(CNN) Minneapolis police officers will no longer be allowed to deactivate their body cameras in order to hold private conversations during the course of their response to an incident, according to a statement Monday from Mayor Jacob Frey and Chief Medaria Arradondo.
Policy changes already adopted include requiring police to announce their presence and purpose before entering a no-knock warrant situations, except in certain circumstances like hostage standoffs, and banning the use of chokeholds .
The city has also revised the policy regarding the review of body camera footage after a critical incident, overhauled its use-of-force policy, and added an embedded assistant city attorney to advise on police misconduct investigations, according to the press statement from the mayor and police chief.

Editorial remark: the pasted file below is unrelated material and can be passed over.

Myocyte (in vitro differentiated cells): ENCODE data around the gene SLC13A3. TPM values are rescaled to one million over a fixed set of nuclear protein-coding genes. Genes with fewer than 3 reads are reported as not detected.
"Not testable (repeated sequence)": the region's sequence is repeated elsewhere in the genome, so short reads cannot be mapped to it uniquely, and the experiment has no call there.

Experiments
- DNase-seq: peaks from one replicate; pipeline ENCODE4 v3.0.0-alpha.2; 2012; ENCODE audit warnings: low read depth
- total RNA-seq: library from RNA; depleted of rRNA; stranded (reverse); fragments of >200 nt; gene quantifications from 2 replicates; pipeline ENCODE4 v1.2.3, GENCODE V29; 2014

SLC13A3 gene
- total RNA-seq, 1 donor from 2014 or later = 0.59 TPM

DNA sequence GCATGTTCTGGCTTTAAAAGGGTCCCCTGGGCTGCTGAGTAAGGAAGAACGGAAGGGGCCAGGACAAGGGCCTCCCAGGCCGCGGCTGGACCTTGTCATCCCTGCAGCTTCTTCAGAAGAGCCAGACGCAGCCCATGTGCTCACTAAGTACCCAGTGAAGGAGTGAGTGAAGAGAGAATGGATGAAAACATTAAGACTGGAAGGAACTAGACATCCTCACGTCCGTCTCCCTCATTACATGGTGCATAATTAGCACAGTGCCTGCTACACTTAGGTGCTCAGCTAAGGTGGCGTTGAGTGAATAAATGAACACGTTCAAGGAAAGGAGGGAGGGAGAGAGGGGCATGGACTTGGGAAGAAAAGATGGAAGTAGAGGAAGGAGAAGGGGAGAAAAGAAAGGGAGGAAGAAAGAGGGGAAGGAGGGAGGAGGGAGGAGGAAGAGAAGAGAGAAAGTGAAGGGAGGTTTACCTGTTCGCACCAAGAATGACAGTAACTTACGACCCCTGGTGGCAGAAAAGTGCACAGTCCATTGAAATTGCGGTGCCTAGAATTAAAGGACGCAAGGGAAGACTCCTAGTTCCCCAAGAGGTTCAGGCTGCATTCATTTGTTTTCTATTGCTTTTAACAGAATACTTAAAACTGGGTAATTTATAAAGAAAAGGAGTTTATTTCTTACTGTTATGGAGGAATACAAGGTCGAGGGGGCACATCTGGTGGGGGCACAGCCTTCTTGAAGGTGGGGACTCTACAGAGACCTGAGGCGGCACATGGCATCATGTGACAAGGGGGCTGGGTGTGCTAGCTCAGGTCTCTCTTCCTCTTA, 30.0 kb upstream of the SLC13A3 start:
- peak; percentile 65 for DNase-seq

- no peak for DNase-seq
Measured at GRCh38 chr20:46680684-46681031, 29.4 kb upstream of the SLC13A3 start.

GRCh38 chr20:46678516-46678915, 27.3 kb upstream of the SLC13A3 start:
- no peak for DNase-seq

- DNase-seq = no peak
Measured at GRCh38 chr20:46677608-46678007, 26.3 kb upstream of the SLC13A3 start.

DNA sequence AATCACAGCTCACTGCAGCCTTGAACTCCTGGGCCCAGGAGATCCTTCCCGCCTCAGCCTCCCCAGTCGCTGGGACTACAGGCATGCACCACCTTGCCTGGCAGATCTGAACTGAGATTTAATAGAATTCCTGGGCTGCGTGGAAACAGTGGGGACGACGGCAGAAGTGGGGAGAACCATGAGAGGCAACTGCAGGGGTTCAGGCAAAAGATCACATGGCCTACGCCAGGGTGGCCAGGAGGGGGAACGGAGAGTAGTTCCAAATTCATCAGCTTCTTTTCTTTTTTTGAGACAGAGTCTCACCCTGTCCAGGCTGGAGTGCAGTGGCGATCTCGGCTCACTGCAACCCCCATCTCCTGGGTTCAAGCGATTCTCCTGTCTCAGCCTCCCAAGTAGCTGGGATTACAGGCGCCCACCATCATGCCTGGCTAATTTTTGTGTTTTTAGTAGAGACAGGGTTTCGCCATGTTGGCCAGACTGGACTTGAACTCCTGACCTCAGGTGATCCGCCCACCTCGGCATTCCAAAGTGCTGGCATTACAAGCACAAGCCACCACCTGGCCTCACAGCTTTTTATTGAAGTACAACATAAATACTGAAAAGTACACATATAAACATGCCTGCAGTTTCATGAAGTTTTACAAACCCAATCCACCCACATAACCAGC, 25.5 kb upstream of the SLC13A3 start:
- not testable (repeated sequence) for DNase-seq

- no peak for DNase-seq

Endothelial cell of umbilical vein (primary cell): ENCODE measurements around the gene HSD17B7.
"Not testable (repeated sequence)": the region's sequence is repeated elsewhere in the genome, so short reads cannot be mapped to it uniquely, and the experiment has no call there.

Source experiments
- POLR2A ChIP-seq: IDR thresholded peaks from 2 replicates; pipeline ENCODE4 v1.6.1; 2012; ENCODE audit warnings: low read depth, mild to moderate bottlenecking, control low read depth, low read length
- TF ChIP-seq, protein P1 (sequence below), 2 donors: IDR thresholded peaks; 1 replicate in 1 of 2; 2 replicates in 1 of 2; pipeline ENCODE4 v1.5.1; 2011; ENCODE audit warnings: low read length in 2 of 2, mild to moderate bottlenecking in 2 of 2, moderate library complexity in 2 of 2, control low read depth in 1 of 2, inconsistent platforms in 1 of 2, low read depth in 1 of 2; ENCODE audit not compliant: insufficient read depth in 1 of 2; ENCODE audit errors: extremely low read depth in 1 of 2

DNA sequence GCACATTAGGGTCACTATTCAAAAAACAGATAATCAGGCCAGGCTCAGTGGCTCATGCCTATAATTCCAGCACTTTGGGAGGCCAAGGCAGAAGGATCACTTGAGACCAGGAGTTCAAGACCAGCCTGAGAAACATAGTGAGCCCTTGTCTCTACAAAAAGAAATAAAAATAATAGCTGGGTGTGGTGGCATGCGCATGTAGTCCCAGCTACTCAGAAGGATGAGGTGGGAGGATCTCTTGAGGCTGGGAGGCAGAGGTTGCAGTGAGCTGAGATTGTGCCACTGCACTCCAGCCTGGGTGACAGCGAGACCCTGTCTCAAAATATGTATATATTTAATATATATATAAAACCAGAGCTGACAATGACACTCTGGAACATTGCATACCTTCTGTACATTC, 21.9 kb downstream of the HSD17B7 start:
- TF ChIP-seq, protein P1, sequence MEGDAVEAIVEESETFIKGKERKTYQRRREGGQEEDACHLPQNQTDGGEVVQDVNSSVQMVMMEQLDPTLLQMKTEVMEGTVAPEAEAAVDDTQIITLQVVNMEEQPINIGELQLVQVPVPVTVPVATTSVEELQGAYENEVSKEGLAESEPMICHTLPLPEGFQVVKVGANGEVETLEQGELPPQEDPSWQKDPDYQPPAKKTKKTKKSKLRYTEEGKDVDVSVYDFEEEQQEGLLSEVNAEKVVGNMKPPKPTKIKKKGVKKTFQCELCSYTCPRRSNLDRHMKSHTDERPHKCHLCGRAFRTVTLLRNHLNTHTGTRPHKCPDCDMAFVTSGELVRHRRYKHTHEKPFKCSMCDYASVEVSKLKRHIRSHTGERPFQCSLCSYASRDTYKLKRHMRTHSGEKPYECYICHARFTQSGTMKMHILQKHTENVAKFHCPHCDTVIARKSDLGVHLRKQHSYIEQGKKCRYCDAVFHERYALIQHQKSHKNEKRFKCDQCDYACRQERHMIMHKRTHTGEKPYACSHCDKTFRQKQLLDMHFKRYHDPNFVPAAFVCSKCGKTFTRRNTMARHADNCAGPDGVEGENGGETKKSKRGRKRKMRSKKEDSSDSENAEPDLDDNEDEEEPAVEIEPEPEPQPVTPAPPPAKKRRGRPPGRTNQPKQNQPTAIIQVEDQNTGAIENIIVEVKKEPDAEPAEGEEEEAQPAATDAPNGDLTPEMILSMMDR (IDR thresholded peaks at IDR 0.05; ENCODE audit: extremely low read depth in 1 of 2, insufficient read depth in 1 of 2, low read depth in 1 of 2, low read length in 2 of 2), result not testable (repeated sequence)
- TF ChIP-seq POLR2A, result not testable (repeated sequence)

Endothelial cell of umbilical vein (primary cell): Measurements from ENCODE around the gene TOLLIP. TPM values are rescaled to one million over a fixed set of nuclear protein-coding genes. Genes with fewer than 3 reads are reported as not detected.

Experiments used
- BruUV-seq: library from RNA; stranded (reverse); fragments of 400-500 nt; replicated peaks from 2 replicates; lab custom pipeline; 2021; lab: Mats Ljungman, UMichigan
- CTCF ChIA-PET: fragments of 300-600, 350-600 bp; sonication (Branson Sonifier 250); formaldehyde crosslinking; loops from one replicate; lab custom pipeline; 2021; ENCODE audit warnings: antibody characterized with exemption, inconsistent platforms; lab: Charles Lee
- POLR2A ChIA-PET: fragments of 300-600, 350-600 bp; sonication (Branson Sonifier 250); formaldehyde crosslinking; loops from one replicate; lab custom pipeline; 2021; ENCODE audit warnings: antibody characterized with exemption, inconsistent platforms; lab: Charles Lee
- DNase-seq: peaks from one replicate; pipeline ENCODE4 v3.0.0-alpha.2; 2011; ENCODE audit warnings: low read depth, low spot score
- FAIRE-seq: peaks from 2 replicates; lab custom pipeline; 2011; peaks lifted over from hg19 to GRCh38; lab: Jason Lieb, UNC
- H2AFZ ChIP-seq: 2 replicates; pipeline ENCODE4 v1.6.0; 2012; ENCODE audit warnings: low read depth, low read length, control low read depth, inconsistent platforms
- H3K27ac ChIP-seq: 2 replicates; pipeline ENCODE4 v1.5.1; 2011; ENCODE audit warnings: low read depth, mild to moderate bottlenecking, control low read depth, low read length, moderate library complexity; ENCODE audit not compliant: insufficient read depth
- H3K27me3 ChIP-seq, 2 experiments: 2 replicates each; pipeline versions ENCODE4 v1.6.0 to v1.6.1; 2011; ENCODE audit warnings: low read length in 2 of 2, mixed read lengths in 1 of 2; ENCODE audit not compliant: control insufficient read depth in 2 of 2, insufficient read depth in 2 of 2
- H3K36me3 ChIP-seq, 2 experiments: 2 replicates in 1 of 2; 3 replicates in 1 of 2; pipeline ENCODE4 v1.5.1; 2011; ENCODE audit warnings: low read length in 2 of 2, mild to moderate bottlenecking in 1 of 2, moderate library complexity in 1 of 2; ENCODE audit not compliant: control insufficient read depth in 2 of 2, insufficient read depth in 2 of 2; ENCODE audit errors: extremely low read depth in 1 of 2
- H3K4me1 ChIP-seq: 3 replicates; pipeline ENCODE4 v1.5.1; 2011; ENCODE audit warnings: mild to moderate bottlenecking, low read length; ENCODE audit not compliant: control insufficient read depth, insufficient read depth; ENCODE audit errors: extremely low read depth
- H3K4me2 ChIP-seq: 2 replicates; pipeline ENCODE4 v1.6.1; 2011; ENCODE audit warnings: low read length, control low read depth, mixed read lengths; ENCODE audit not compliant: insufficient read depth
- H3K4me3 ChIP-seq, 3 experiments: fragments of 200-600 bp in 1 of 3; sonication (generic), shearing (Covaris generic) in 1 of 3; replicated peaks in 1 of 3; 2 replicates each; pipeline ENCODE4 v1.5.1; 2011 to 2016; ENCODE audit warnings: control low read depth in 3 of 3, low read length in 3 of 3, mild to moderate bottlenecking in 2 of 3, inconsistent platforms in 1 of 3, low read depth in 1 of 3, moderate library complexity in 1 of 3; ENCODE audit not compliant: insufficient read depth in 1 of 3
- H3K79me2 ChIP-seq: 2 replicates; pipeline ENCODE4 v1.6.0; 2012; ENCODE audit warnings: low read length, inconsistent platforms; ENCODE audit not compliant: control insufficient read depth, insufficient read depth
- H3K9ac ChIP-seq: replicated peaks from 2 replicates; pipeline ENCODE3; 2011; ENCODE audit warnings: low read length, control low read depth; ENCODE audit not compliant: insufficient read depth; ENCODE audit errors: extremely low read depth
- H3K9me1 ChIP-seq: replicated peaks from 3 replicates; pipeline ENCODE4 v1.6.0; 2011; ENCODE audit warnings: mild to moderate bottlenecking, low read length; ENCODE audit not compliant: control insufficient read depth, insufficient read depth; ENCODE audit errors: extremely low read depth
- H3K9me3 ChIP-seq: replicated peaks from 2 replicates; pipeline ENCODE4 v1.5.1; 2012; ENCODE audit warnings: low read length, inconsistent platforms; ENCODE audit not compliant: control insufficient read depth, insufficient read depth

"Strengthening accountability and increasing transparency have been cornerstones of our community safety work," Mayor Frey said in the joint statement.
"This update helps leadership provide a more complete and accurate picture during and after incidents, and puts officers in a better position to hold each other accountable.".
The latest policy, which is slated to take effect February 4, "is designed to increase accountability and transparency within MPD," the statement said. »